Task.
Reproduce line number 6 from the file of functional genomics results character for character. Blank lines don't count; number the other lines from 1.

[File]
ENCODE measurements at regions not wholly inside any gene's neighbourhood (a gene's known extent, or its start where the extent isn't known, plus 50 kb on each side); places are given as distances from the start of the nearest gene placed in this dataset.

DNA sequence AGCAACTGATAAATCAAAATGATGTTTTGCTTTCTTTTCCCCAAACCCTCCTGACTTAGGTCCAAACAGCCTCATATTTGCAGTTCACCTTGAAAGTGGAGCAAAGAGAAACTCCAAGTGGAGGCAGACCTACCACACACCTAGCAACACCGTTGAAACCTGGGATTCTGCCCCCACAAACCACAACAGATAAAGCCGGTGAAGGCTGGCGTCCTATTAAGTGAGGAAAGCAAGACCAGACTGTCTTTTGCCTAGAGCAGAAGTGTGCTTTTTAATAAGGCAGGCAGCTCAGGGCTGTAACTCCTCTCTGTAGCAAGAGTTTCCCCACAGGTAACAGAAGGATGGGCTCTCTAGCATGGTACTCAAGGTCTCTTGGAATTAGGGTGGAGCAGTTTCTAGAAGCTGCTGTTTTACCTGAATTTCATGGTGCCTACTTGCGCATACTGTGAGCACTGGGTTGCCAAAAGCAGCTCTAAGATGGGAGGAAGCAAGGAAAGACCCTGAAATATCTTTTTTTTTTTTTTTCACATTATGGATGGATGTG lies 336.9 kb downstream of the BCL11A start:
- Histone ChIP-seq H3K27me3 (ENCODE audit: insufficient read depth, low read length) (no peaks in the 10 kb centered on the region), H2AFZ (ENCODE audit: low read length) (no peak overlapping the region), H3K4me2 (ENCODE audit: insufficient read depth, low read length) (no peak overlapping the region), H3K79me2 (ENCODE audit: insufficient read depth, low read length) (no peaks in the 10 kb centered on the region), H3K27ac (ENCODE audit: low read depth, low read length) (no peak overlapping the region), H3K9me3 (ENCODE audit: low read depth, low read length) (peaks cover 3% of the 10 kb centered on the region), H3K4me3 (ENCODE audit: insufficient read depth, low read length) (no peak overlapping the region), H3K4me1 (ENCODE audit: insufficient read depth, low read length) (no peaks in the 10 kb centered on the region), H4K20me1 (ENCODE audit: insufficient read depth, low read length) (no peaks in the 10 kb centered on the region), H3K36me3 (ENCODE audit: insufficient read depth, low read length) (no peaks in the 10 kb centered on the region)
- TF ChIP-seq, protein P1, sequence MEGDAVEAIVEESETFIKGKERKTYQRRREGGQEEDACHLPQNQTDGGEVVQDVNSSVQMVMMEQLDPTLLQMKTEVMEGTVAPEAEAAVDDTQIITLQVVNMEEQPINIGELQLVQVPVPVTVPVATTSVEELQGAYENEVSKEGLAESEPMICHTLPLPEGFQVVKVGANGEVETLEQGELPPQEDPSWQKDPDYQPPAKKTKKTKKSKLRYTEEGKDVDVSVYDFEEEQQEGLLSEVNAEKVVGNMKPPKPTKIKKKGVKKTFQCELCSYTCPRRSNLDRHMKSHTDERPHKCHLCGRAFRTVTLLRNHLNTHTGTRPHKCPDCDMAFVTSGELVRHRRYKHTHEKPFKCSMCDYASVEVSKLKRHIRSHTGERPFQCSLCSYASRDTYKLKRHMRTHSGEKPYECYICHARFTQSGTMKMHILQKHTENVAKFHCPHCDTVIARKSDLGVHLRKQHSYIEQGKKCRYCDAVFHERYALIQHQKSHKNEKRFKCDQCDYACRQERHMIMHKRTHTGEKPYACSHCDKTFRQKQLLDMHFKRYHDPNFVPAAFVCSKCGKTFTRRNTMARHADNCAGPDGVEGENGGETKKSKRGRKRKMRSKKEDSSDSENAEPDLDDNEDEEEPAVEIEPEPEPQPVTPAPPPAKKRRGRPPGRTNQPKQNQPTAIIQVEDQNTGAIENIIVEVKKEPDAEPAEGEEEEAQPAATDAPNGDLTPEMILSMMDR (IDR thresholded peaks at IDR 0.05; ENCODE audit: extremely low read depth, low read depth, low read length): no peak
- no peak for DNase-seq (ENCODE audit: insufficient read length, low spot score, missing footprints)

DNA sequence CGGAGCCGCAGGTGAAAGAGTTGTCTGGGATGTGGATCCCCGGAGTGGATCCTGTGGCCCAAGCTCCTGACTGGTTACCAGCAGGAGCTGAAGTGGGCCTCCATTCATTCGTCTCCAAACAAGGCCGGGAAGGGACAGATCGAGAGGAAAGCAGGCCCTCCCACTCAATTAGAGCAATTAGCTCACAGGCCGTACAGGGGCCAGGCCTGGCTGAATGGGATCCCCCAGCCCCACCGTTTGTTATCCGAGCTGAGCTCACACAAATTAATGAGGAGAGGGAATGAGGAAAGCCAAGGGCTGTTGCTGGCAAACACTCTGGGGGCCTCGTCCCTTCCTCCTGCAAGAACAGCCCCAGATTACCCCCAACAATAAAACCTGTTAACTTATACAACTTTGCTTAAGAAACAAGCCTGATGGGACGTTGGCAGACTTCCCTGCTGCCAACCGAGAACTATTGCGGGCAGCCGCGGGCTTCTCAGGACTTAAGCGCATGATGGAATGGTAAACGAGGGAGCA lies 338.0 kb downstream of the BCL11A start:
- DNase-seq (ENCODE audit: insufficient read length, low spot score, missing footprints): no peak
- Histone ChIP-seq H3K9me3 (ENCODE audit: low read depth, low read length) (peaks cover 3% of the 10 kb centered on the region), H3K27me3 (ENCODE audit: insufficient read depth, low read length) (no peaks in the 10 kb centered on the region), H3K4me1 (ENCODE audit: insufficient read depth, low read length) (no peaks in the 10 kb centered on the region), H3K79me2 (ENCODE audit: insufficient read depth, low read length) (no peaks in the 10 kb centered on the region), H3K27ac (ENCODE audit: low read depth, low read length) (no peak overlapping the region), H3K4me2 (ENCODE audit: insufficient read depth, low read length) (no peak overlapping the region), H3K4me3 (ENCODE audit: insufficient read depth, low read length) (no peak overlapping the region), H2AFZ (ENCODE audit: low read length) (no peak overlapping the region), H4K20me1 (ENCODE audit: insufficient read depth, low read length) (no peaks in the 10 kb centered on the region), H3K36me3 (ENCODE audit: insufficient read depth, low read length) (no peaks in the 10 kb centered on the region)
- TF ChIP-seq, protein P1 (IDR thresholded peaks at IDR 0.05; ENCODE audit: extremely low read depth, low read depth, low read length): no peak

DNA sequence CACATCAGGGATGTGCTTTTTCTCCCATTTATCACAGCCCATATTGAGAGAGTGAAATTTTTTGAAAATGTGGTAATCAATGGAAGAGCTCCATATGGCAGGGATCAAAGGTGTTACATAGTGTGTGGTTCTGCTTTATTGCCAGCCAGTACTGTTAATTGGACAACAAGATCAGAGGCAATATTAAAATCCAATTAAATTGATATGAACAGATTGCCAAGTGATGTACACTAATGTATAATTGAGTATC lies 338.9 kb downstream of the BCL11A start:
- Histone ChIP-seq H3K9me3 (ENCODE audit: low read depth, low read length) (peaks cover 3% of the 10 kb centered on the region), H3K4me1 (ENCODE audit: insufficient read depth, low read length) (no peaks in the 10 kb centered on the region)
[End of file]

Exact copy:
DNA sequence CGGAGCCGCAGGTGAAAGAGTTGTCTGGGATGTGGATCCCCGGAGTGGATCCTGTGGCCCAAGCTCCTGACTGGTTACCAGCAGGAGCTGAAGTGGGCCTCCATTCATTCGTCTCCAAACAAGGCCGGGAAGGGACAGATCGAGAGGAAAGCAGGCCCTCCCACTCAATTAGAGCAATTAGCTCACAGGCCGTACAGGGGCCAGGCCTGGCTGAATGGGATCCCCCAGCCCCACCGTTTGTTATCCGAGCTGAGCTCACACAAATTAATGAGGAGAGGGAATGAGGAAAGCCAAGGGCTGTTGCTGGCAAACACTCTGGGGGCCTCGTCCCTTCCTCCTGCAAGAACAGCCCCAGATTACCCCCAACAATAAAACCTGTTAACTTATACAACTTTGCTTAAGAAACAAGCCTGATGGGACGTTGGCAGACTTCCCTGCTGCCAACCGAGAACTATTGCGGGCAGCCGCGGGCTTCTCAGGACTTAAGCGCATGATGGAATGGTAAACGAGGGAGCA lies 338.0 kb downstream of the BCL11A start: